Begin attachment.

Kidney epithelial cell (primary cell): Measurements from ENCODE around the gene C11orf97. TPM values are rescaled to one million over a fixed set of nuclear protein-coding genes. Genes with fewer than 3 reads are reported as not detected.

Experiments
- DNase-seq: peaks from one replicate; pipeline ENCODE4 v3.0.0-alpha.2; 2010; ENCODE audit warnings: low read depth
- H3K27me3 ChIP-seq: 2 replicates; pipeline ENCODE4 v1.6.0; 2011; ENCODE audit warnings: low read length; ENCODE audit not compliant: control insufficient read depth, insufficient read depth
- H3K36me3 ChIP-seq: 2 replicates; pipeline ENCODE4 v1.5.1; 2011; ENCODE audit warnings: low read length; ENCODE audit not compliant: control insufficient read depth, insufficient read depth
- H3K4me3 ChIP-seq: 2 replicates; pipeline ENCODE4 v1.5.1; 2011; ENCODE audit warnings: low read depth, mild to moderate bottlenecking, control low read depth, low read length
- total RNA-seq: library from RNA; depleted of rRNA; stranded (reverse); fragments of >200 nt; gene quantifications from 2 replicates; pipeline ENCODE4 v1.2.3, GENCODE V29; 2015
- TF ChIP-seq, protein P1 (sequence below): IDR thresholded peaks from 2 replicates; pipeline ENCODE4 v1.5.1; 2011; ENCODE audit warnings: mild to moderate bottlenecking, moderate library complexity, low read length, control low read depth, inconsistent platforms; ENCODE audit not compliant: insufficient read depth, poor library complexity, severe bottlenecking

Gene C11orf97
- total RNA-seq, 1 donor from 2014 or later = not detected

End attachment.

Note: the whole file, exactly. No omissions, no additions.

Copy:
Kidney epithelial cell (primary cell): Measurements from ENCODE around the gene C11orf97. TPM values are rescaled to one million over a fixed set of nuclear protein-coding genes. Genes with fewer than 3 reads are reported as not detected.

Experiments
- DNase-seq: peaks from one replicate; pipeline ENCODE4 v3.0.0-alpha.2; 2010; ENCODE audit warnings: low read depth
- H3K27me3 ChIP-seq: 2 replicates; pipeline ENCODE4 v1.6.0; 2011; ENCODE audit warnings: low read length; ENCODE audit not compliant: control insufficient read depth, insufficient read depth
- H3K36me3 ChIP-seq: 2 replicates; pipeline ENCODE4 v1.5.1; 2011; ENCODE audit warnings: low read length; ENCODE audit not compliant: control insufficient read depth, insufficient read depth
- H3K4me3 ChIP-seq: 2 replicates; pipeline ENCODE4 v1.5.1; 2011; ENCODE audit warnings: low read depth, mild to moderate bottlenecking, control low read depth, low read length
- total RNA-seq: library from RNA; depleted of rRNA; stranded (reverse); fragments of >200 nt; gene quantifications from 2 replicates; pipeline ENCODE4 v1.2.3, GENCODE V29; 2015
- TF ChIP-seq, protein P1 (sequence below): IDR thresholded peaks from 2 replicates; pipeline ENCODE4 v1.5.1; 2011; ENCODE audit warnings: mild to moderate bottlenecking, moderate library complexity, low read length, control low read depth, inconsistent platforms; ENCODE audit not compliant: insufficient read depth, poor library complexity, severe bottlenecking

Gene C11orf97
- total RNA-seq, 1 donor from 2014 or later = not detected